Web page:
Archive for November, 2010

History of the Antisocial Personality Disorder – up to 20th century

November 14, 2010 9 comments

Cow, Dog, Sheep, Apple, Strawberry, Horse, Orange, Snake, Giraffe, Pear, Blueberry.

If I tell you to memorize the list of words given above, you will very likely use clustering to do that. After all, it is easy to remember something when you put it into a conceptual category, such as fruits and animals. The same process of concept formation exists when we define human behavior. When a person is belligerent, callous, insensitive and impulsive, we realize that we need to come up with a label through which we would describe these behavioral patterns that defy conventional norms. Now, for diagnostic purposes, clinical psychologists and personality disorder theorists use antisocial personality disorder as the commonly accepted term in order describe all the cognitive and behavioral patterns that through our folk psychology we attribute to sociopaths, antisocials, and psychopaths interchangeably.  Nevertheless, the term did not acquire a scientific meaning overnight. What are, then, the meaning’s origins?

There is no specific date that I can list. Humans have a variety of adjectives that are very similar to what we would describe as antisocial PD, and they probably use/used them indiscriminately.  A merchant who was been cheated by a customer somewhere in the 18th century would employ such expletives as knave, rogue, low-birth, villain, and scoundrel to describe the customer, while today, a citizen who is outraged by the government would rely on qualifiers like godless, blood-sucker, and fear-monger when describing a politician. These words, however, have little objective value. English language is rich in profanity and beauty, and its use is often influenced by our mistakes of attribution, us-versus-them thinking, education level, and culture. Psychology, a social science, requires a distinct definition based on observations.

Philippe Pinel, a French physician who developed a more humane approach towards the care of mental patients, noted in his Treatise on Insanity(1806) that several of his patients had a tendency for damaging and impulsive behavior. These patients, in addition to their hazardous inclinations, had an unimpaired intelligence and a full awareness about their wrongful behavior. Pinel described these patients as having la folie raisonnante (“insane without delirium” or “manic without delirium”). It is important to notice that he did not use the term in a derogatory, value-laden fashion. The definition was intended to be descriptive.

The same attitude that Pinel had towards the use of terms in describing pathologies was not shared by other physicians. For the most part, it was believed that someone who committed a morally wrong act because of dispositional factors.  It was out of question to feel pity for a thief or criminal; hence, antisocials were worthy of condemnation. James Cowles Prichard borrowed some of Pinel’s findings and coined the term moral insanity, which many physicians used to show their condescension to those who had no restraint against immoral compulsions. This attitude started a confirmation bias that was prevalent throughout the 19th century, 20th century, and 21st century pathology of antisocial personality disorder.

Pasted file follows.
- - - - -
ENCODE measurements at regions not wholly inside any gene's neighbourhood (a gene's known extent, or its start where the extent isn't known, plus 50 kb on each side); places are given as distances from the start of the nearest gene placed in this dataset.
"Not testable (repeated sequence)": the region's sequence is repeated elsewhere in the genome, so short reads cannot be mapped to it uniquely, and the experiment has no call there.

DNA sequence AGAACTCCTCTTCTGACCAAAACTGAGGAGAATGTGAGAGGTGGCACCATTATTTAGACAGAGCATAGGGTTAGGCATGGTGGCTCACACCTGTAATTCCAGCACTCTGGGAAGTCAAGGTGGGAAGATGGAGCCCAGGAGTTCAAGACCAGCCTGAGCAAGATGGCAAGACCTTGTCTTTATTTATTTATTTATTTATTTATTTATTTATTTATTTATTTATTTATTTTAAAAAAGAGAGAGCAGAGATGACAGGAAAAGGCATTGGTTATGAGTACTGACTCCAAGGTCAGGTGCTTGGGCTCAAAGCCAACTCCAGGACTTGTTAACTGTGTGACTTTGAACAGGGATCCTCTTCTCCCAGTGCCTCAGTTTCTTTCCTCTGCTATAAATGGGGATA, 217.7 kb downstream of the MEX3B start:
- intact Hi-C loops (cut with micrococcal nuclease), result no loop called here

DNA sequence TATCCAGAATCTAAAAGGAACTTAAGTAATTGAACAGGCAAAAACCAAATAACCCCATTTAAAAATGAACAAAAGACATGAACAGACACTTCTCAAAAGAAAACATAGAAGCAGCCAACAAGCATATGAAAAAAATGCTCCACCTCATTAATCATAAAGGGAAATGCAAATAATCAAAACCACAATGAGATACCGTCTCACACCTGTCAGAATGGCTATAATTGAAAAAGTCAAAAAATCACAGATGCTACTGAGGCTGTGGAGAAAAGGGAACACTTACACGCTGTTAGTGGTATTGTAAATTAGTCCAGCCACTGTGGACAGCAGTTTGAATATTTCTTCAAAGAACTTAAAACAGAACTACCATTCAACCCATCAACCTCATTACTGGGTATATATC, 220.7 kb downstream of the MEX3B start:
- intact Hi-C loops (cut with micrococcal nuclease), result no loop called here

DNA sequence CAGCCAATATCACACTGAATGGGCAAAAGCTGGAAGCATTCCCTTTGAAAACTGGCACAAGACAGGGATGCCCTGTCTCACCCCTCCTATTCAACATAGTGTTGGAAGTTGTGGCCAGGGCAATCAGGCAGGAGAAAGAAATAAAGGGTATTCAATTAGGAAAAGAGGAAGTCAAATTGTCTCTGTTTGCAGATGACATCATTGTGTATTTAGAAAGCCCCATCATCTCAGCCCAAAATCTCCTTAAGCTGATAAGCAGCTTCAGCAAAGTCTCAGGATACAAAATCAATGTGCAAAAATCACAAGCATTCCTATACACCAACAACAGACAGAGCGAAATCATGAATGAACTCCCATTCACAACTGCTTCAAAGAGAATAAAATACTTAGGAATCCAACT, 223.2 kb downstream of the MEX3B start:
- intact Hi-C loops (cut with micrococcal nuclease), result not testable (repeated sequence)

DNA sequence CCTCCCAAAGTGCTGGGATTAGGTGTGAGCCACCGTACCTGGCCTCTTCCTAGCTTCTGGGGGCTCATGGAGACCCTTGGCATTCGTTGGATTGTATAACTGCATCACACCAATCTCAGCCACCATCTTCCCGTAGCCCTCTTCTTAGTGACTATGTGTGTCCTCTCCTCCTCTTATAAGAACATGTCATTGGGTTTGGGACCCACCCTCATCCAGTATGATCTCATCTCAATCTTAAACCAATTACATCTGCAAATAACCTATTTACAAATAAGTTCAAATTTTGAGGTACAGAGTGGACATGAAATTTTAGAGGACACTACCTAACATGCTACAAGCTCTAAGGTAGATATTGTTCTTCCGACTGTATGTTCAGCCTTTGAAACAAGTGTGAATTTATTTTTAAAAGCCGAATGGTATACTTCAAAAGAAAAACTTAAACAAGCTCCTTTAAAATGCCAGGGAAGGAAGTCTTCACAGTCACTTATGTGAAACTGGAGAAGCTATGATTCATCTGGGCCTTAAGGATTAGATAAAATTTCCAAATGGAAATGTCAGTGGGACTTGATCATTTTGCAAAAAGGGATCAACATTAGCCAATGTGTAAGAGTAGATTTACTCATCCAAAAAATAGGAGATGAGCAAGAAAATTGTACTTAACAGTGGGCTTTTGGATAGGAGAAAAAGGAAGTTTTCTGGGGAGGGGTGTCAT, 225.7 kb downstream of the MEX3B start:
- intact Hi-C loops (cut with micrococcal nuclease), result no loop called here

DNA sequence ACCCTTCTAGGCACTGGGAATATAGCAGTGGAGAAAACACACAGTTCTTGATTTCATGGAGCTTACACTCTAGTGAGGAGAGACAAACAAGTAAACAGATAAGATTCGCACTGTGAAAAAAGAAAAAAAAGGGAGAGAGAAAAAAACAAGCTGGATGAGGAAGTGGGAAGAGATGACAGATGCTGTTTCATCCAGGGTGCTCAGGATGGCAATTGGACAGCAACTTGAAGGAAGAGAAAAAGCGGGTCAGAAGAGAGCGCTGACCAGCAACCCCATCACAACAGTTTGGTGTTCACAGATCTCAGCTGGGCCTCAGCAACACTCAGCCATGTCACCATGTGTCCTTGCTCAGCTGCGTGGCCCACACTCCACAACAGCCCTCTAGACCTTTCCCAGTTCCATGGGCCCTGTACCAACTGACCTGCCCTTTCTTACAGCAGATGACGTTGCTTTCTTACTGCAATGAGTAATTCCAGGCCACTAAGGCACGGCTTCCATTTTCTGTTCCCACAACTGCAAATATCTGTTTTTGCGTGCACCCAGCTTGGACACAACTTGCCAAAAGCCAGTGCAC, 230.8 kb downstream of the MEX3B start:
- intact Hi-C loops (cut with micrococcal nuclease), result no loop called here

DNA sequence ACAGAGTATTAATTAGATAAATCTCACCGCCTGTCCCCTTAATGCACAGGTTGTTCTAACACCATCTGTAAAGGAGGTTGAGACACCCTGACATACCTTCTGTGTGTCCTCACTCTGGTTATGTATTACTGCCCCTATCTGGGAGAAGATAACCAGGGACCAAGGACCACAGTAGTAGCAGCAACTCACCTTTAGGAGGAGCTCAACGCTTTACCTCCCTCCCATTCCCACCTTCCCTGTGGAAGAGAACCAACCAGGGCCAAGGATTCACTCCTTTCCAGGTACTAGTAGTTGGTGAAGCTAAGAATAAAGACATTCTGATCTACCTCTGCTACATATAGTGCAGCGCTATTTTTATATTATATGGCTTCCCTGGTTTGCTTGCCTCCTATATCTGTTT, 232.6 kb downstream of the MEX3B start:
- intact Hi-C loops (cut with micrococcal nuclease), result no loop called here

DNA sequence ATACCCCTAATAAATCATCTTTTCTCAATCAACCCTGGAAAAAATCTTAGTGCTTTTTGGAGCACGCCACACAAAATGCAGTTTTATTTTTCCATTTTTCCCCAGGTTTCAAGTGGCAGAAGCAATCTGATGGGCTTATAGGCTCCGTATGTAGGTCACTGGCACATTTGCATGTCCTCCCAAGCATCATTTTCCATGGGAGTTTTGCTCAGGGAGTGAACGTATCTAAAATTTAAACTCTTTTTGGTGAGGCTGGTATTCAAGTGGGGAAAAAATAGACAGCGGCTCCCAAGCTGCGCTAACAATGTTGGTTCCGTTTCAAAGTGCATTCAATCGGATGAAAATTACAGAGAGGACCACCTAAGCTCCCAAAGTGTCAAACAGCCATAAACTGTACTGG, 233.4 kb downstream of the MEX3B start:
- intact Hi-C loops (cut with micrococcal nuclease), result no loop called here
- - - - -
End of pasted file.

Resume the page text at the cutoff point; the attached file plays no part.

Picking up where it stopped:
A prime example of this confirmation bias was the work of Cesare Lombroso, an Italian criminologist who tried to link anatomical defects to antisocial behavior.  Lombroso thought that criminals and other delinquents have some atavistic similarities with beasts. That is, the more beast-like you look, the more criminal you are. (A book by Samuel Robert Wells, which you can find here, has a large number of findings and drawings related to atavism). Here is a drawing that exaggerates some of those similarities:

A man with atavistic features. From: New Physiognomy or Signs of Character (1871)


Needless to say, such studies were performed in a Freudian fashion, where contradictory evidence is overlooked or neglected. The conclusions reached were of no good, too. For example, look at the drawing below. Based on arbitrary physiological differences between low and high foreheads, here is the recommendation given in Well’s book:

If thou hast a long, high forehead, contract no friendship with an almost spherical head; if thou hast an spherical head contract no friendship with a long, high, bony forehead. Such dissimilarity is especially unsuitable for matrimonial union.

A drawing showing the alleged psychological relationship between high and spherical foreheads. From: New Physiognomy or Signs of Character (1871)

Similar, absurd conclusions were reached by looking at differences between the profiles of different people and their intelligence:

Grades of Intelligence. From: New Physiognomy or Signs of Character (1871)

Luckily, at the end of the 19th century, physicians abandoned the penchant to morally classify individuals and approached the study of the antisocial personality disorder from a scientific perspective–through observation. J.L. Koch proposed in 1981 that the term moral insanity be dropped because it had a stigma attached to it and replace it with psychopathic inferiority. Eventually the word inferiority was discarded because it had a negative connotation and the term psychopathic was used (Millon et. al, 2004).

In the next post, I will talk about Demon Doctors.